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It is Time For a New Dispensation
Sex is life’s greatest pleasure. So why have people been so hung up about it for so long? Introducing our focus on Sex In Ireland 2012.
Niall Stokes, 31 Jul 2012
The E.L. James phenomenon has taken everyone by surprise. There is scarcely a book-seller out there who would have predicted the appetite the erotic novel 50 Shades Of Grey has uncovered for what had once been considered an unmentionable kind of kinky sex.
The writer, real name Erica Leonard, certainly had no inkling that she would hit pay-dirt in such an extraordinary way. The first book in what is now a best-selling trilogy – including the sequels 50 Shades Darker and 50 Shades Freed – was originally published as an e-book. In the classic manner of freak hits, it took off on some kind of word of mouth buzz, quickly racking up hundreds of thousands of sales. The decision to go into print with it was inevitable. But even then no one sitting behind a desk in a publishing house had any sense of what would happen.
The book was snapped up by Arrow – an imprint of Random House – who paid an advance in excess of £1 million. It is big money, by any standards, but that no one trumped it is a measure of the apprehension which must have niggled at the back of every publisher’s mind: what if this is the kind of thing that people will only buy online? What if the market has already been saturated?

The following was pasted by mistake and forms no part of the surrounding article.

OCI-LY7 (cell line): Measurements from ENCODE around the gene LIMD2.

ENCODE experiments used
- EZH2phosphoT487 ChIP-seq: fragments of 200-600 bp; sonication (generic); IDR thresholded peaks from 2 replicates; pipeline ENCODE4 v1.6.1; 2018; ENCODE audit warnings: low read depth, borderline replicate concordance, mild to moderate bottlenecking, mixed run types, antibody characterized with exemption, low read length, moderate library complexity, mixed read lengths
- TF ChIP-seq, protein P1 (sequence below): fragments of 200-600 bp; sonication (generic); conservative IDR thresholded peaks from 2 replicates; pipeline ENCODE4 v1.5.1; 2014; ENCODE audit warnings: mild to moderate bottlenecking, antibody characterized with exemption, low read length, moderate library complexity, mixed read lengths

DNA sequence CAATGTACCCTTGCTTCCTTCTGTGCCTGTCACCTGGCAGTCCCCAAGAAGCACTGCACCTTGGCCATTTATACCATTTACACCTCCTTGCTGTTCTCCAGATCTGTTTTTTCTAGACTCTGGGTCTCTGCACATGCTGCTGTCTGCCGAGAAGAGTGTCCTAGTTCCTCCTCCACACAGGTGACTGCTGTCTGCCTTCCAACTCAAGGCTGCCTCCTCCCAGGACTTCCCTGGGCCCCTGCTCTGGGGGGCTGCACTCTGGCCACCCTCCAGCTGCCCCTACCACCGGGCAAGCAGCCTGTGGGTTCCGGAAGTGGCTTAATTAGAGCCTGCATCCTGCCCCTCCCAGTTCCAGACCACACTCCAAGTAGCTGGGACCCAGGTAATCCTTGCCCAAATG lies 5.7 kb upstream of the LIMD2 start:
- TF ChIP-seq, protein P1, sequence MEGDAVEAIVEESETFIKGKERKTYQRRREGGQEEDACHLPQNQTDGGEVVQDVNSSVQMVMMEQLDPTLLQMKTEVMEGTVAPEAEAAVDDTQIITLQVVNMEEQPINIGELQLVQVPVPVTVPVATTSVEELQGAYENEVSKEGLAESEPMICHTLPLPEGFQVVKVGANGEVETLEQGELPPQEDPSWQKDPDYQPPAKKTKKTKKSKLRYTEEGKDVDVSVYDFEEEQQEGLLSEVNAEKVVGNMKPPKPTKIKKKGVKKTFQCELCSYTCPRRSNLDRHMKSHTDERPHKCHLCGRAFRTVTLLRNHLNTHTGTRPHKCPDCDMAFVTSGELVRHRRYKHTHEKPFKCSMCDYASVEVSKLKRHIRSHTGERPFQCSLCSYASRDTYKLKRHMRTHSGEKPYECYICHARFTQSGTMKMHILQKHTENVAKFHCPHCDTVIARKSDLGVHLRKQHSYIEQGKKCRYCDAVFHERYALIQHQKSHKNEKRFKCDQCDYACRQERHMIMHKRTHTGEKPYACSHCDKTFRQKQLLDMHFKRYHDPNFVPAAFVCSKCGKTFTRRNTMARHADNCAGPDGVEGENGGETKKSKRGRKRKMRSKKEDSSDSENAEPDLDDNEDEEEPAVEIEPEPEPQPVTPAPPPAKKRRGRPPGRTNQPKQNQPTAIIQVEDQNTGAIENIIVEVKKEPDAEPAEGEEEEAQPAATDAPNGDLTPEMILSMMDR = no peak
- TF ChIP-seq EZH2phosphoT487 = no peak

Well sod that, if you were the underbidder.
Truth is that they could have multiplied that advance by ten and been on safe ground. 50 Shades Of Grey has become the fastest selling book in history. It has outstripped the Harry Potter series, which made a mega multi-millionaire out of J.K. Rowling, as well as The Da Vinci Code and Stig Larsson’s The Girl With The Dragon Tattoo and its sequels. It has sold over 20 million copies – and rising (rapidly). It is being translated into dozens of languages.
And it is mostly women who are buying it.
In addition, the movie rights have been sold for $5 million. The release of which will of course propel the book to even dizzier heights.
While it can be described as a popular romance in the Mills & Boon tradition, the USP of the book is that it deals in a very open and essentially positive way with S&M sex between two consenting adults. The majority in the God-fearing, Christian ‘west’ might have been assumed to disapprove of this kind of thing – and especially so in Ireland, where over 80% of the population say that they are Catholic. But apparently not. In the UK, sales have already run into millions. In Ireland they have kept pace, with close to a hundred thousand copies being handed across the counter in perfectly respectable bookshops. The only possible conclusion to be drawn is that there is a huge appetite out there for what had once been regarded as a thoroughly forbidden pleasure. Which, no matter how mundane the prose might be, or clichéd the story, has to be a wonderfully encouraging thought.